An individual may be ordered to pay restitution after being convicted of a crime in California. Restitution represents a payment to the alleged victim of a crime as a way to compensate the victim. Penal Code 1214 deals with restitution and its associations with civil judgment in California.
While PC 1214 refers to civil judgments, it focuses on providing restitution in criminal cases. However, it does state that this kind of restitution is enforceable in the same way as it is in a civil judgment. Find out more about this subject with the Simmrin Law Group by calling
Restitution in Criminal Cases
A criminal act may leave an alleged victim with losses. These individuals are allowed to seek compensation through a restitution hearing. This hearing generally ends with a set dollar amount of restitution. The court requires the defendant to pay this dollar amount under PC 1214.
PC 1214 says the alleged victim can use different resources to collect compensation. There are many different resources available. For instance, the court systems allows the alleged victim to:
- Garnish the defendant’s wages
- Put a lien on the defendant’s property
- Access the defendant’s financial records
In order to access the defendant’s assets, an individual has to request a statement of assets from the defendant. The defendant must sign this document. Note that reporting false information on this statement is considered perjury. This can lead to criminal charges.
Defining Victims and Losses Under PC 1214
The court system in California uses specific definitions for many legal terms. This includes terms like “victims” and “losses.” Individuals qualify as victims if they experienced actual or threatened:
- Physical harm
- Psychological harm
- Financial harm
Additionally, an individual’s family members could also be considered victims. Even an entity – like a business – could be classified as a victim in California.
There are many different kinds of losses in California. Individuals can seek compensation for any of these losses. This includes any property that was damaged, as well as lost wages, legal fees, or medical bills.
California allows victims to seek full compensation for their losses. Find out more about this process with the Simmrin Law Group. Just call us at
The court decides how much compensation an individual can receive by way of a restitution hearing. These hearings also allow the defendant to protest the amount of compensation requested by the victim. During a hearing, the court considers:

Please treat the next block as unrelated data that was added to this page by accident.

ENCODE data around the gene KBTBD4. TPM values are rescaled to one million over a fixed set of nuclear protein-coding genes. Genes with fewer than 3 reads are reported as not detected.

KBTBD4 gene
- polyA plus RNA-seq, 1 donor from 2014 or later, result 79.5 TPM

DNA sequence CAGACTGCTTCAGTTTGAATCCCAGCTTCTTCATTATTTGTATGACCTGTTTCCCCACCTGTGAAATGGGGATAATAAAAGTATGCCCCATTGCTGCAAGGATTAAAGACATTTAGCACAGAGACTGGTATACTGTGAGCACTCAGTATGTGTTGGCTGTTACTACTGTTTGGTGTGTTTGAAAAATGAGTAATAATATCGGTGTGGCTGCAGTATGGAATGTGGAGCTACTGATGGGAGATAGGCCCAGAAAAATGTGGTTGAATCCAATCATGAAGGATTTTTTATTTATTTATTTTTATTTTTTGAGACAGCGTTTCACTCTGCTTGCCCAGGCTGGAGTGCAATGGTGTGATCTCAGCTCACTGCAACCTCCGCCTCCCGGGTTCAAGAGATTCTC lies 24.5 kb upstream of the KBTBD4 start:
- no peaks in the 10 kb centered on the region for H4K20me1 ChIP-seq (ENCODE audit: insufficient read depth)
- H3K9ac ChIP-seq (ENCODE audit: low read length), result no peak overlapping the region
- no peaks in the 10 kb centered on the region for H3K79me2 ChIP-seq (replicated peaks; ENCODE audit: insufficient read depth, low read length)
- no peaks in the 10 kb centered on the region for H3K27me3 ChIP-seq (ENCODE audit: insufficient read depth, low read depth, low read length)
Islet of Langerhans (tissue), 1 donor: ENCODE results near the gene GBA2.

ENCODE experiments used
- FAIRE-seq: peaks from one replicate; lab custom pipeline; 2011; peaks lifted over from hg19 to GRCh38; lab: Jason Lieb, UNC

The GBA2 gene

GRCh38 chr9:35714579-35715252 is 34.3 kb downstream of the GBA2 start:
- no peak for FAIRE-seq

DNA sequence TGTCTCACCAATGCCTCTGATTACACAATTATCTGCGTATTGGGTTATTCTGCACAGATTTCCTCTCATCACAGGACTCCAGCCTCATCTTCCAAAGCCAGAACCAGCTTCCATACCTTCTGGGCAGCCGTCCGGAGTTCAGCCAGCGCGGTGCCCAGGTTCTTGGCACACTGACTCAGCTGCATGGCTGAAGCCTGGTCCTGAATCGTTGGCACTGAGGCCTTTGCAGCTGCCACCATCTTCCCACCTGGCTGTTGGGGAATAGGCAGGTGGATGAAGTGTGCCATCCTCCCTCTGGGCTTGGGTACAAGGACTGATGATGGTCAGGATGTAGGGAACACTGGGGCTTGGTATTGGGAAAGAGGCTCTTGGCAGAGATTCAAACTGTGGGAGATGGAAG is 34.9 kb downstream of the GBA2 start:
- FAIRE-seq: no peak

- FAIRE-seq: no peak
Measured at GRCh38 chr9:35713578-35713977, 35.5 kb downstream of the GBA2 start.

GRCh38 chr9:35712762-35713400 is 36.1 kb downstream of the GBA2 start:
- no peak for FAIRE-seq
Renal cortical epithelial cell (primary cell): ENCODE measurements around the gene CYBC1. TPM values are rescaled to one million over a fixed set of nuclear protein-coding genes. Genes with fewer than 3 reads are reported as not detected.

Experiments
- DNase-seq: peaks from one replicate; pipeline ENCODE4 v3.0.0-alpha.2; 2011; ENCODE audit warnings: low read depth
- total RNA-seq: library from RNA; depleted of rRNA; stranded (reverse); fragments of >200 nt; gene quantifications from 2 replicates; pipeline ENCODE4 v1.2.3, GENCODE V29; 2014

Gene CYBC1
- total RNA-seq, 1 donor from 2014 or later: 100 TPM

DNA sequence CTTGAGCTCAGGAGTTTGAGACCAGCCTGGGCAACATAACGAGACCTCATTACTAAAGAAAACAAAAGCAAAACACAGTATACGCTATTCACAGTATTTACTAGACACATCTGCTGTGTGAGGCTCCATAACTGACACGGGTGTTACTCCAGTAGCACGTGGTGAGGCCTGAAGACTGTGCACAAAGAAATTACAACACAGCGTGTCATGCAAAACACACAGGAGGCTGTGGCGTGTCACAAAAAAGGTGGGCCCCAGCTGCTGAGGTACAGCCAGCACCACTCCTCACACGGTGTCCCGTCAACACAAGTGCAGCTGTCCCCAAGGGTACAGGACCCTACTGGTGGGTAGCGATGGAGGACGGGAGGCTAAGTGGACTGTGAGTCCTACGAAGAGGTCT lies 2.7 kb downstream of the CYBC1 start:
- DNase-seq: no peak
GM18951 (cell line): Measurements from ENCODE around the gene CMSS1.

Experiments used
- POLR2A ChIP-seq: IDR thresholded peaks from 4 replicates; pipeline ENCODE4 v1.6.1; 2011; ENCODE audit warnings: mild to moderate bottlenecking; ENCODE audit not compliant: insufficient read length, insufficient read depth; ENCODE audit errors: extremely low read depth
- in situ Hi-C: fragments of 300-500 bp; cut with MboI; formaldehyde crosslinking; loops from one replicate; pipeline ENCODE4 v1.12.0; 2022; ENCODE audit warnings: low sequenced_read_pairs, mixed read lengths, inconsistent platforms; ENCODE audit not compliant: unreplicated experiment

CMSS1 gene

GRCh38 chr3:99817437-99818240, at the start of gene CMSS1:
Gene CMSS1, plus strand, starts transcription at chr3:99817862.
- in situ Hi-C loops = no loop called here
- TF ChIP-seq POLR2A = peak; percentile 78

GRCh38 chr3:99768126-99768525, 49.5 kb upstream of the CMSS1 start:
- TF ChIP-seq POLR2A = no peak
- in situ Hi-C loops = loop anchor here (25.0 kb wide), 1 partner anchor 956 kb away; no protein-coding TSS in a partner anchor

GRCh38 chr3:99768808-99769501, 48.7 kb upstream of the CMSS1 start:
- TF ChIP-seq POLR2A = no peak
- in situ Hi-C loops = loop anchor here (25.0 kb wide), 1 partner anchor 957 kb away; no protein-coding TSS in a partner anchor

Whether the Defendant Caused the Victim’s Losses
Establishing fault is an important part of a restitution hearing in California. During this portion of the hearing, the burden of proof rests on the victim. The victim must show that the accused was responsible for their losses.
Note that individuals can seek compensation as long as the accused played a substantial role in causing their losses. The accused does not have to be the only reason that the losses occurred. Contact a Los Angeles criminal defense lawyer today for more information.
How Much Compensation to Offer the Victim
Say the victim was able to show that the accused caused their losses. In this situation, the court then decides how much compensation to provide. Victims can provide evidence to support their request during this portion of the hearing, like their:
- Medical records
- Reports from their business
- Other bills
The accused can dispute the amount of compensation requested by the victim. However, in this case, the accused has to be able to show that the victim is asking for too much money.
After a restitution hearing, the judge determines how the defendant has to pay the victim. In some cases, the court orders the defendant to make a one-time payment. This means the defendant has to pay the entire amount of restitution at once. In other cases, the court allows the defendant to set up a payment plan.
We Can Help You Handle Restitution and Civil Judgments Under PC 1214
Contact the Simmrin Law Group if you have questions about Penal Code 1214. PC 1214 allows victims in criminal cases to seek restitution with the resources from a civil judgment. Find out more by calling
Reach out to us for help right now and receive a free consultation.